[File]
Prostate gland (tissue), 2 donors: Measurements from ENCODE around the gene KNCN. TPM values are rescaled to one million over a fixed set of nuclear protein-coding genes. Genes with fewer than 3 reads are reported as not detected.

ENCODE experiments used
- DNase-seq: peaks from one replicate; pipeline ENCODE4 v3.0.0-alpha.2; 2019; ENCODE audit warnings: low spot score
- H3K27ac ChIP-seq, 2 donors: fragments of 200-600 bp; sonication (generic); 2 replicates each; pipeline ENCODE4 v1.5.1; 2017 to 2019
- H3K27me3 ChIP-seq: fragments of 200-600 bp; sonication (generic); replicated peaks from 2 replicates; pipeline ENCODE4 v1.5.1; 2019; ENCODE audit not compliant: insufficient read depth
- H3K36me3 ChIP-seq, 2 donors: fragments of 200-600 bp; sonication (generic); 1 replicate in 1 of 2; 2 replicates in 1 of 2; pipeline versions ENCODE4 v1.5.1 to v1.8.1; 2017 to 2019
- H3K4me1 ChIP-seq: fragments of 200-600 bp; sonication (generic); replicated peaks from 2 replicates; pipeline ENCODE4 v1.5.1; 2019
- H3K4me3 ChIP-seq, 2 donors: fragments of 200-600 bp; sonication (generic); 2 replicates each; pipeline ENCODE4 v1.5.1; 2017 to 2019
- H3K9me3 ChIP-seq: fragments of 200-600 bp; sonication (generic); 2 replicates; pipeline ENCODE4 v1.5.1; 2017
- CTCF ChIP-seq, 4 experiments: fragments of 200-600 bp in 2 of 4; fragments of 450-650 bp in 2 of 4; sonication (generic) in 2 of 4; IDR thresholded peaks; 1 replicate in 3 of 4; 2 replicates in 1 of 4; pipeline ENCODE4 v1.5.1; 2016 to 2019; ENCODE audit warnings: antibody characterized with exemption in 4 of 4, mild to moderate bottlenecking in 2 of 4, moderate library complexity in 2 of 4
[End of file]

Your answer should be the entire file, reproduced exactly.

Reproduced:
Prostate gland (tissue), 2 donors: Measurements from ENCODE around the gene KNCN. TPM values are rescaled to one million over a fixed set of nuclear protein-coding genes. Genes with fewer than 3 reads are reported as not detected.

ENCODE experiments used
- DNase-seq: peaks from one replicate; pipeline ENCODE4 v3.0.0-alpha.2; 2019; ENCODE audit warnings: low spot score
- H3K27ac ChIP-seq, 2 donors: fragments of 200-600 bp; sonication (generic); 2 replicates each; pipeline ENCODE4 v1.5.1; 2017 to 2019
- H3K27me3 ChIP-seq: fragments of 200-600 bp; sonication (generic); replicated peaks from 2 replicates; pipeline ENCODE4 v1.5.1; 2019; ENCODE audit not compliant: insufficient read depth
- H3K36me3 ChIP-seq, 2 donors: fragments of 200-600 bp; sonication (generic); 1 replicate in 1 of 2; 2 replicates in 1 of 2; pipeline versions ENCODE4 v1.5.1 to v1.8.1; 2017 to 2019
- H3K4me1 ChIP-seq: fragments of 200-600 bp; sonication (generic); replicated peaks from 2 replicates; pipeline ENCODE4 v1.5.1; 2019
- H3K4me3 ChIP-seq, 2 donors: fragments of 200-600 bp; sonication (generic); 2 replicates each; pipeline ENCODE4 v1.5.1; 2017 to 2019
- H3K9me3 ChIP-seq: fragments of 200-600 bp; sonication (generic); 2 replicates; pipeline ENCODE4 v1.5.1; 2017
- CTCF ChIP-seq, 4 experiments: fragments of 200-600 bp in 2 of 4; fragments of 450-650 bp in 2 of 4; sonication (generic) in 2 of 4; IDR thresholded peaks; 1 replicate in 3 of 4; 2 replicates in 1 of 4; pipeline ENCODE4 v1.5.1; 2016 to 2019; ENCODE audit warnings: antibody characterized with exemption in 4 of 4, mild to moderate bottlenecking in 2 of 4, moderate library complexity in 2 of 4